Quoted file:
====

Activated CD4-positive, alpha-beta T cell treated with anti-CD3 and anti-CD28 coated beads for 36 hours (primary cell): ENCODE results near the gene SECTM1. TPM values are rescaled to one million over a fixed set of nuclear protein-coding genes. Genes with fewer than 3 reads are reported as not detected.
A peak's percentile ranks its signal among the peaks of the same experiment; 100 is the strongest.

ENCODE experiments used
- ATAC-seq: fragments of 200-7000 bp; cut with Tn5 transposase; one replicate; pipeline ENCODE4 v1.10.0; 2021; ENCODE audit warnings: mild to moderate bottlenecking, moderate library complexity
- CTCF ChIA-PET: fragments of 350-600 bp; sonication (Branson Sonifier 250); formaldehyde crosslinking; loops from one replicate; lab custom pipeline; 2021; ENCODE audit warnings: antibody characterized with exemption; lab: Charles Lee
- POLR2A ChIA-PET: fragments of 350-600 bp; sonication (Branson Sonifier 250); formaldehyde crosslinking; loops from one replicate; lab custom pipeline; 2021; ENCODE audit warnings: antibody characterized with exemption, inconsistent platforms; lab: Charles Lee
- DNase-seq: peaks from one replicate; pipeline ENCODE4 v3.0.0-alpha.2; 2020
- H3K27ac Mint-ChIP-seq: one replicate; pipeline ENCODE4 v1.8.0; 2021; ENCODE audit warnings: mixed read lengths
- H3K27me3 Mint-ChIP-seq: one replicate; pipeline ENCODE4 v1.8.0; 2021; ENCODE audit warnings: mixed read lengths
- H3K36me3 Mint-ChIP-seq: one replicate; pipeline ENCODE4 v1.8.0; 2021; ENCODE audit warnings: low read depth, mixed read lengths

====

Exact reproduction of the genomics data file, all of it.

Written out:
Activated CD4-positive, alpha-beta T cell treated with anti-CD3 and anti-CD28 coated beads for 36 hours (primary cell): ENCODE results near the gene SECTM1. TPM values are rescaled to one million over a fixed set of nuclear protein-coding genes. Genes with fewer than 3 reads are reported as not detected.
A peak's percentile ranks its signal among the peaks of the same experiment; 100 is the strongest.

ENCODE experiments used
- ATAC-seq: fragments of 200-7000 bp; cut with Tn5 transposase; one replicate; pipeline ENCODE4 v1.10.0; 2021; ENCODE audit warnings: mild to moderate bottlenecking, moderate library complexity
- CTCF ChIA-PET: fragments of 350-600 bp; sonication (Branson Sonifier 250); formaldehyde crosslinking; loops from one replicate; lab custom pipeline; 2021; ENCODE audit warnings: antibody characterized with exemption; lab: Charles Lee
- POLR2A ChIA-PET: fragments of 350-600 bp; sonication (Branson Sonifier 250); formaldehyde crosslinking; loops from one replicate; lab custom pipeline; 2021; ENCODE audit warnings: antibody characterized with exemption, inconsistent platforms; lab: Charles Lee
- DNase-seq: peaks from one replicate; pipeline ENCODE4 v3.0.0-alpha.2; 2020
- H3K27ac Mint-ChIP-seq: one replicate; pipeline ENCODE4 v1.8.0; 2021; ENCODE audit warnings: mixed read lengths
- H3K27me3 Mint-ChIP-seq: one replicate; pipeline ENCODE4 v1.8.0; 2021; ENCODE audit warnings: mixed read lengths
- H3K36me3 Mint-ChIP-seq: one replicate; pipeline ENCODE4 v1.8.0; 2021; ENCODE audit warnings: low read depth, mixed read lengths